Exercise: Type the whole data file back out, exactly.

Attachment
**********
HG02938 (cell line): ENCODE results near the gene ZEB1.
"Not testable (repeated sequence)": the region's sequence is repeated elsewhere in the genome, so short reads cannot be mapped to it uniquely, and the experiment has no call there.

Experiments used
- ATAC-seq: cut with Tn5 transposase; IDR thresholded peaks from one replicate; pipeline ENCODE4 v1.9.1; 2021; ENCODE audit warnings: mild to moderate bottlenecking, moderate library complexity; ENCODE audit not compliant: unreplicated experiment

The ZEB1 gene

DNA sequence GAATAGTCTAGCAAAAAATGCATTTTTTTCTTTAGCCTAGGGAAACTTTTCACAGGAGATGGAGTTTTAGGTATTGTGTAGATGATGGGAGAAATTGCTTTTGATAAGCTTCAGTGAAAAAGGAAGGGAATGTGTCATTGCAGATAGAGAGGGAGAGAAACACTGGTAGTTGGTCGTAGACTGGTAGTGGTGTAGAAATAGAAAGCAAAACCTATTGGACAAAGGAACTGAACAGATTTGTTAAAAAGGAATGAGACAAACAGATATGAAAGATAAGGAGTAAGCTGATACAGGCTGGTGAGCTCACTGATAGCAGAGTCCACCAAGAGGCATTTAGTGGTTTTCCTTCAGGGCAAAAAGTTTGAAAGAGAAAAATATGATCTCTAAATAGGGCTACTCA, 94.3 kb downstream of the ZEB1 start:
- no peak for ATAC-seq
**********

HG02938 (cell line): ENCODE results near the gene ZEB1.
"Not testable (repeated sequence)": the region's sequence is repeated elsewhere in the genome, so short reads cannot be mapped to it uniquely, and the experiment has no call there.

Experiments used
- ATAC-seq: cut with Tn5 transposase; IDR thresholded peaks from one replicate; pipeline ENCODE4 v1.9.1; 2021; ENCODE audit warnings: mild to moderate bottlenecking, moderate library complexity; ENCODE audit not compliant: unreplicated experiment

The ZEB1 gene

DNA sequence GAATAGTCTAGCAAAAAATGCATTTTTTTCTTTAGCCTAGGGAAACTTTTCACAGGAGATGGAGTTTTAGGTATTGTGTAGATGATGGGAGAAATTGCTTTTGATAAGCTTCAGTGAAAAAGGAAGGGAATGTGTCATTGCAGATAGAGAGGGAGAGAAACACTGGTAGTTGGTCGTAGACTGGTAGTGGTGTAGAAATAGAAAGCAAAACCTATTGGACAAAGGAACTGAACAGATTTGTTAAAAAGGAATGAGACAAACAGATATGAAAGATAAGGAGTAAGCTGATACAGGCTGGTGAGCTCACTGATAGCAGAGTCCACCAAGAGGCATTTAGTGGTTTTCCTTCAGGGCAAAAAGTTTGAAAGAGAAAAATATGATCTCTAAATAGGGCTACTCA, 94.3 kb downstream of the ZEB1 start:
- no peak for ATAC-seq